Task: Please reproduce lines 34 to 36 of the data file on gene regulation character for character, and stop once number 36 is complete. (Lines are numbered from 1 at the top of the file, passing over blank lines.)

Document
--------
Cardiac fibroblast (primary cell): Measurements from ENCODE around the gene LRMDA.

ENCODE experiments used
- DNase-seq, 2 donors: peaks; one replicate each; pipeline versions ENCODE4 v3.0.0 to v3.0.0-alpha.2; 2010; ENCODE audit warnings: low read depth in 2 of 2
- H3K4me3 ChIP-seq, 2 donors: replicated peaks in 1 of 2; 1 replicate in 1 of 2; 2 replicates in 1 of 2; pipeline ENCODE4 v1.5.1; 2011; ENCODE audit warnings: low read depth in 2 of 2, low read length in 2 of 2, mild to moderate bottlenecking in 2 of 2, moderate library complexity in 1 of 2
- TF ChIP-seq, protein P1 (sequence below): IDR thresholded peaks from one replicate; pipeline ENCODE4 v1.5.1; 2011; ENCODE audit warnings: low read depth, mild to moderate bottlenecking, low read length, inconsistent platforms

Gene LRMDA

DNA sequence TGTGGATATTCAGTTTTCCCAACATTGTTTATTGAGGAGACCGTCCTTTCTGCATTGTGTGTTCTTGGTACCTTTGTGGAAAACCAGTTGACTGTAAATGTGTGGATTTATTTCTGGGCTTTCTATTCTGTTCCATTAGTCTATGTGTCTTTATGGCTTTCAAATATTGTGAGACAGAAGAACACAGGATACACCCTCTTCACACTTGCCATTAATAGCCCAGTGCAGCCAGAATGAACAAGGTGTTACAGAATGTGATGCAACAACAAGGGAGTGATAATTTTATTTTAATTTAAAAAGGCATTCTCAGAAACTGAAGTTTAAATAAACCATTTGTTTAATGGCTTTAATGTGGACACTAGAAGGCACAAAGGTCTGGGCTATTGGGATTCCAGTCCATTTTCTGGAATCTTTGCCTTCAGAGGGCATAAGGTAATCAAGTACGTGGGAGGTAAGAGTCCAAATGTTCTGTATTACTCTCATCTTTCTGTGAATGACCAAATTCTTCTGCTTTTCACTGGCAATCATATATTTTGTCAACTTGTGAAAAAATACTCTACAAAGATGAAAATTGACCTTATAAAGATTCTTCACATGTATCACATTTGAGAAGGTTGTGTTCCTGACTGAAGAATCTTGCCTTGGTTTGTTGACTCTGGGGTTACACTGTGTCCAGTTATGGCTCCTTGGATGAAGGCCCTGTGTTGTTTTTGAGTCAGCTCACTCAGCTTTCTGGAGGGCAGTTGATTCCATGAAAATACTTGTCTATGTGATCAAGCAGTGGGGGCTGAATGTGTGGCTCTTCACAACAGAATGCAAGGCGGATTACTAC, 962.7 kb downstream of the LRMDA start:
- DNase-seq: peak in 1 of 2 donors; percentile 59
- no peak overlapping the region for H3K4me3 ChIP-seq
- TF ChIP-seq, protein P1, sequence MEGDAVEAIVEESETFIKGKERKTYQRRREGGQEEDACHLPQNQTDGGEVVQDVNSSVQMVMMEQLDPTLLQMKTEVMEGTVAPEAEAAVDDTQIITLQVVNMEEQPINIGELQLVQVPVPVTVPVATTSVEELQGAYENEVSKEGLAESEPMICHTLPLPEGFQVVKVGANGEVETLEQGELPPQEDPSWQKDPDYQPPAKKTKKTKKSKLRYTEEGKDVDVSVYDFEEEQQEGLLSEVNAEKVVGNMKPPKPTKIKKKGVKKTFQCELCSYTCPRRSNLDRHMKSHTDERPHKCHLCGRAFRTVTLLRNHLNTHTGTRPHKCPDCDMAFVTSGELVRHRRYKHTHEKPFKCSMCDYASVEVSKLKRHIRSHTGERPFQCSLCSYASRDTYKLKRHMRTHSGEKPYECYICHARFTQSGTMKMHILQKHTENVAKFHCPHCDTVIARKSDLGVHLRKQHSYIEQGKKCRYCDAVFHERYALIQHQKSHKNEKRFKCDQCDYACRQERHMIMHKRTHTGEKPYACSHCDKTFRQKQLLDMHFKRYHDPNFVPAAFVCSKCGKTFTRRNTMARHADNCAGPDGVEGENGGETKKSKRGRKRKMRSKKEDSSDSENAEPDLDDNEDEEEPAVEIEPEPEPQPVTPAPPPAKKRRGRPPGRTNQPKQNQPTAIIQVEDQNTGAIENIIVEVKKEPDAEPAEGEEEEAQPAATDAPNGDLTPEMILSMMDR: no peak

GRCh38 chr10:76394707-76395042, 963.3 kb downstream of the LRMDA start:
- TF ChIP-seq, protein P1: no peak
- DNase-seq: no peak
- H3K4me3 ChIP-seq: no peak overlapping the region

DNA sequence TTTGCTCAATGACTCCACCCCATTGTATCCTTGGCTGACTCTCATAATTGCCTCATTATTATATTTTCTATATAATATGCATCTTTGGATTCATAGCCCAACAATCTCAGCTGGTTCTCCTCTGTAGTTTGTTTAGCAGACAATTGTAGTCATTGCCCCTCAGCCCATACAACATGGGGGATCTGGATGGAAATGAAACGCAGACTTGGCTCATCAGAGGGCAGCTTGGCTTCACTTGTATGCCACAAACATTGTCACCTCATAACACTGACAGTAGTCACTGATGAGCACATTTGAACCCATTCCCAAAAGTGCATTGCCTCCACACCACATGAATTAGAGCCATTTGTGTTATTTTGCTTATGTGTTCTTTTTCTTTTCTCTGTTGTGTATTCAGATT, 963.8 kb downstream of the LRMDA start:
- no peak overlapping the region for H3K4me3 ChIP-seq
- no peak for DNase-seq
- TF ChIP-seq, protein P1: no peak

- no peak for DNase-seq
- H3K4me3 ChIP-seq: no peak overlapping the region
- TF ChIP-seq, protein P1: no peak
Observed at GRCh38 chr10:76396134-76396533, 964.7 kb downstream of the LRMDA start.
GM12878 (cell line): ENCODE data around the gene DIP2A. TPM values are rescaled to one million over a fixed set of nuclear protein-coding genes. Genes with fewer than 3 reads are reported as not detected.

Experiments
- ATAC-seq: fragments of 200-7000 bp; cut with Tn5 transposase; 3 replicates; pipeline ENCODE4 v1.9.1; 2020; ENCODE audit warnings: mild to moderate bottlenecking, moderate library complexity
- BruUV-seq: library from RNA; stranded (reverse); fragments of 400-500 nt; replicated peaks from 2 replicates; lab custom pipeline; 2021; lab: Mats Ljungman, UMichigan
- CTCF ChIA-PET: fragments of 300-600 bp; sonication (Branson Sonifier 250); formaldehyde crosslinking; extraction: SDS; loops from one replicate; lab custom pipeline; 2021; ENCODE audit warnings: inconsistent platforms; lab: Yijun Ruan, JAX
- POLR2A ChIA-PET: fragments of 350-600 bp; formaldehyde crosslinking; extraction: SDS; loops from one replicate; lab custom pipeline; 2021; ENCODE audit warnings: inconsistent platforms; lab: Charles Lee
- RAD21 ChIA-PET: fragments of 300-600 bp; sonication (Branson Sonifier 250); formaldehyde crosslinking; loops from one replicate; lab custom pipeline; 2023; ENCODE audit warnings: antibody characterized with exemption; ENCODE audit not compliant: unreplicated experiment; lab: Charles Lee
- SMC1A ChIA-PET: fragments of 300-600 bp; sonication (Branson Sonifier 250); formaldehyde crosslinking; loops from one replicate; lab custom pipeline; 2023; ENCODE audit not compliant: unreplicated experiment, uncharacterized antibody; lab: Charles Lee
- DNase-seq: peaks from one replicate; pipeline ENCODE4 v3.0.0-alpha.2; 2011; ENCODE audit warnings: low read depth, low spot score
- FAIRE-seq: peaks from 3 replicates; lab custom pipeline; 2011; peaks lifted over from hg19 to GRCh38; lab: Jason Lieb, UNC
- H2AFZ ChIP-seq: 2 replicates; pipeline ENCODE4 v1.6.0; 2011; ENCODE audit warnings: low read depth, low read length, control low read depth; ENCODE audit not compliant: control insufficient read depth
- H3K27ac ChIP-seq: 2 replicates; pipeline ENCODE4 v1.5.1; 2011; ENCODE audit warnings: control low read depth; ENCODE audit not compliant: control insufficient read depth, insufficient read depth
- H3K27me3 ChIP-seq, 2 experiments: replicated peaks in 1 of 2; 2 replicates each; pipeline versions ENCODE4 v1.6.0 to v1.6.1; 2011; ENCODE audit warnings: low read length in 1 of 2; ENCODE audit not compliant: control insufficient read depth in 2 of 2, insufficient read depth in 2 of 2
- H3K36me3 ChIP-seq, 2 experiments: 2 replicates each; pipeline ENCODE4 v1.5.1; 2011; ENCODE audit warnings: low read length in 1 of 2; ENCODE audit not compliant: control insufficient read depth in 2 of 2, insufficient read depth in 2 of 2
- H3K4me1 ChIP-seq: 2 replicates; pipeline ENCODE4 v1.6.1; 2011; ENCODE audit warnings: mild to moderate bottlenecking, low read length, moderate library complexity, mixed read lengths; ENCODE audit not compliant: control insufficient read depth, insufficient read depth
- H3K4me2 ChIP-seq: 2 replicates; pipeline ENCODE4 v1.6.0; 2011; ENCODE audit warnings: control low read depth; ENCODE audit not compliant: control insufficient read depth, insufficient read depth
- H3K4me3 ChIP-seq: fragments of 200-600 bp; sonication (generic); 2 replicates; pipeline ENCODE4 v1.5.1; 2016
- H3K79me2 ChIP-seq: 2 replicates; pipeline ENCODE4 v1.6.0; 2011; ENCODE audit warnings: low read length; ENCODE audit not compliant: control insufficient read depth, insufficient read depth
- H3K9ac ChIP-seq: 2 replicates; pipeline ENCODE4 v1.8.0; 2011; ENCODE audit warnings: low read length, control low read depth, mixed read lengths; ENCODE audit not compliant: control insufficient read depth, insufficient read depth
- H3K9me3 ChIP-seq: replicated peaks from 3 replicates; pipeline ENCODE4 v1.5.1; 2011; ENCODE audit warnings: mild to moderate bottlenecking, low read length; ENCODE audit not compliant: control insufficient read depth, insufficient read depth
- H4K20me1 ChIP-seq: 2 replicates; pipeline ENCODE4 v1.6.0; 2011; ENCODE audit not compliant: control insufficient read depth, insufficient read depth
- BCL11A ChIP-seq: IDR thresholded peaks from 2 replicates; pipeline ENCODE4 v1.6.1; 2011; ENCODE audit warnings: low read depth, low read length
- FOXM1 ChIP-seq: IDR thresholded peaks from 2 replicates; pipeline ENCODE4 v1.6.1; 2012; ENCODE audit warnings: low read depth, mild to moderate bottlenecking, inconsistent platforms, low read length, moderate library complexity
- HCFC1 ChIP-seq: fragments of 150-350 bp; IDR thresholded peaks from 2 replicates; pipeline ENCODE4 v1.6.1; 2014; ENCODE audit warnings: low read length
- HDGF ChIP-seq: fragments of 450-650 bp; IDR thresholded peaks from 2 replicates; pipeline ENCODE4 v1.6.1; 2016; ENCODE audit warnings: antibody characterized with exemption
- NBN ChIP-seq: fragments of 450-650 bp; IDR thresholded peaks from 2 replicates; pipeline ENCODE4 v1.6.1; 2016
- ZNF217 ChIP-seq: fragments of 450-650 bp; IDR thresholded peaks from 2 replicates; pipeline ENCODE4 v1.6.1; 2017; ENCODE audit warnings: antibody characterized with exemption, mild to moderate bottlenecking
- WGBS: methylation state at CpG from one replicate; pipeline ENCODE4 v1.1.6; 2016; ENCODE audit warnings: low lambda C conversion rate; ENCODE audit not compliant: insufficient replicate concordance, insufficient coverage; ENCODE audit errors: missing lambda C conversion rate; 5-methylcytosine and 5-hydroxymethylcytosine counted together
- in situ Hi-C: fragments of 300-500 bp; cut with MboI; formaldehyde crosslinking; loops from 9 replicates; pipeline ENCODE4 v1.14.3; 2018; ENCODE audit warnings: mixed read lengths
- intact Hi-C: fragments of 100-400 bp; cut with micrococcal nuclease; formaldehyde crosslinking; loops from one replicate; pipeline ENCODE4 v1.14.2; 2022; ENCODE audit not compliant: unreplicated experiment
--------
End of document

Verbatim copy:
- H3K27ac ChIP-seq: 2 replicates; pipeline ENCODE4 v1.5.1; 2011; ENCODE audit warnings: control low read depth; ENCODE audit not compliant: control insufficient read depth, insufficient read depth
- H3K27me3 ChIP-seq, 2 experiments: replicated peaks in 1 of 2; 2 replicates each; pipeline versions ENCODE4 v1.6.0 to v1.6.1; 2011; ENCODE audit warnings: low read length in 1 of 2; ENCODE audit not compliant: control insufficient read depth in 2 of 2, insufficient read depth in 2 of 2
- H3K36me3 ChIP-seq, 2 experiments: 2 replicates each; pipeline ENCODE4 v1.5.1; 2011; ENCODE audit warnings: low read length in 1 of 2; ENCODE audit not compliant: control insufficient read depth in 2 of 2, insufficient read depth in 2 of 2